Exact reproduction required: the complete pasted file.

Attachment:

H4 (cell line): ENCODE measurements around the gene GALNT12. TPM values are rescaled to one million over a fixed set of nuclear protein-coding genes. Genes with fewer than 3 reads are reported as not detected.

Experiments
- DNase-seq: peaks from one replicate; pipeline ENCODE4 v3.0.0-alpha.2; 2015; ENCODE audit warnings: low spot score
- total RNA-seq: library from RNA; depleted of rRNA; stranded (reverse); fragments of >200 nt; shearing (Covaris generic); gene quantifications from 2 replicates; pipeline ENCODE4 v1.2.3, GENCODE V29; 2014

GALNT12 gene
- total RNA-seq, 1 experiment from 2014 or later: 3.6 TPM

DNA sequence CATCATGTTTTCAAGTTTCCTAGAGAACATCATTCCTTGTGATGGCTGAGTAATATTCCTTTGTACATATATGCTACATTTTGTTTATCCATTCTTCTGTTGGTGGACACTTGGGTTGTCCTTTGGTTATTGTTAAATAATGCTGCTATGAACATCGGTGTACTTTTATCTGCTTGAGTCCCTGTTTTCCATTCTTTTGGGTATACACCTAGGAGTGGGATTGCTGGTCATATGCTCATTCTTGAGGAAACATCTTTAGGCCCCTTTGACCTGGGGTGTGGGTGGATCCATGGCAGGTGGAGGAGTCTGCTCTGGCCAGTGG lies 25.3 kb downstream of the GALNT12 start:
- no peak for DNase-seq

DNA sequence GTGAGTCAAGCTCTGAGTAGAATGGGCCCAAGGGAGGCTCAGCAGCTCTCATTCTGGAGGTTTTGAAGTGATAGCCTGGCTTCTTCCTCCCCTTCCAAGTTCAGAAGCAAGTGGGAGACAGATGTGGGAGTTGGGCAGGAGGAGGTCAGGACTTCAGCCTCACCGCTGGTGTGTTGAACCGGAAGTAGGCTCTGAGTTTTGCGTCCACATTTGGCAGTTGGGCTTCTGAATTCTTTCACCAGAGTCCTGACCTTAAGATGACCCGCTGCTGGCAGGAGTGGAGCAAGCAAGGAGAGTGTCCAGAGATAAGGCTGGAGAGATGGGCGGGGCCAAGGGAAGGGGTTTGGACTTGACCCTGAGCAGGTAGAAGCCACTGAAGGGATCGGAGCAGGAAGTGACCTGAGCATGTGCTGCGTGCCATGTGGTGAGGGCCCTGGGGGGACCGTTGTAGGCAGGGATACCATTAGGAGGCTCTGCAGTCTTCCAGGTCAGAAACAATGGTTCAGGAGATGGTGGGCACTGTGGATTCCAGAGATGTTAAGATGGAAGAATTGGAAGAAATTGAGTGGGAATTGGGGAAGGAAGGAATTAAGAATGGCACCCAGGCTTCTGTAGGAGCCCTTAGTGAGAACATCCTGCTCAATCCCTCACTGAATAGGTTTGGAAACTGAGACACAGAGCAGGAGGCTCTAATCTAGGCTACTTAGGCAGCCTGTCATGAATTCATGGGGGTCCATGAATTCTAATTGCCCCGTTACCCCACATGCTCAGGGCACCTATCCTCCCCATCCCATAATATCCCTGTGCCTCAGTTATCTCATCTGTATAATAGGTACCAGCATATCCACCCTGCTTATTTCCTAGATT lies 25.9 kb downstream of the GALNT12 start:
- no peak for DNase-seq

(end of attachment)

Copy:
H4 (cell line): ENCODE measurements around the gene GALNT12. TPM values are rescaled to one million over a fixed set of nuclear protein-coding genes. Genes with fewer than 3 reads are reported as not detected.

Experiments
- DNase-seq: peaks from one replicate; pipeline ENCODE4 v3.0.0-alpha.2; 2015; ENCODE audit warnings: low spot score
- total RNA-seq: library from RNA; depleted of rRNA; stranded (reverse); fragments of >200 nt; shearing (Covaris generic); gene quantifications from 2 replicates; pipeline ENCODE4 v1.2.3, GENCODE V29; 2014

GALNT12 gene
- total RNA-seq, 1 experiment from 2014 or later: 3.6 TPM

DNA sequence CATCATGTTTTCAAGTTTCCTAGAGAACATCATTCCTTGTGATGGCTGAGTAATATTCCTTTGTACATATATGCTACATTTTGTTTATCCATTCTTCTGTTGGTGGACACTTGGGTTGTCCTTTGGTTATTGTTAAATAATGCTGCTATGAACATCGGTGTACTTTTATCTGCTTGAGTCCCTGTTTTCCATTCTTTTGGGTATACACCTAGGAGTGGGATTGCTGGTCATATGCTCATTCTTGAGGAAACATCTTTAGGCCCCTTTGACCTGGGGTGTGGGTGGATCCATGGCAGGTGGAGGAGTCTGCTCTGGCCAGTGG lies 25.3 kb downstream of the GALNT12 start:
- no peak for DNase-seq

DNA sequence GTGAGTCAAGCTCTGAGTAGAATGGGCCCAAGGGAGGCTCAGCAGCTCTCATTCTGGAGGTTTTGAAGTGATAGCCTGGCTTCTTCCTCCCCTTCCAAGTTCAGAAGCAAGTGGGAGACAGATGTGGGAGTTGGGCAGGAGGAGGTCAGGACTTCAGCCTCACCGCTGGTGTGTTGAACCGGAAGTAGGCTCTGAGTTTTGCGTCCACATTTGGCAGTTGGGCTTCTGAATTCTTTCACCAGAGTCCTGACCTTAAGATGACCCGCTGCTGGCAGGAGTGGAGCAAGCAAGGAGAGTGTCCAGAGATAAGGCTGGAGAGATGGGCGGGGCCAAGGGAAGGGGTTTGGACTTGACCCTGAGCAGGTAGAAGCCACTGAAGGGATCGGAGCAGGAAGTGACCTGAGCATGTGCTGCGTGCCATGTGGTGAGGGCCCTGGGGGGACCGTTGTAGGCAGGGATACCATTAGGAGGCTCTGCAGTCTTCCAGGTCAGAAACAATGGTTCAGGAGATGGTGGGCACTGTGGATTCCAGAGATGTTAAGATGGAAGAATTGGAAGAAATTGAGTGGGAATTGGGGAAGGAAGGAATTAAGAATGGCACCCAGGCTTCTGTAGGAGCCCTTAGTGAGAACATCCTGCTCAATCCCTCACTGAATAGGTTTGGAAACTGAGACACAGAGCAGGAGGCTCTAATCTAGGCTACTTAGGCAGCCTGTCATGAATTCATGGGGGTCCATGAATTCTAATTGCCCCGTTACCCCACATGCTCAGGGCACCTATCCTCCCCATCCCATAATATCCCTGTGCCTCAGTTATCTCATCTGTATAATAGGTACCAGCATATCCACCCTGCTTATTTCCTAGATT lies 25.9 kb downstream of the GALNT12 start:
- no peak for DNase-seq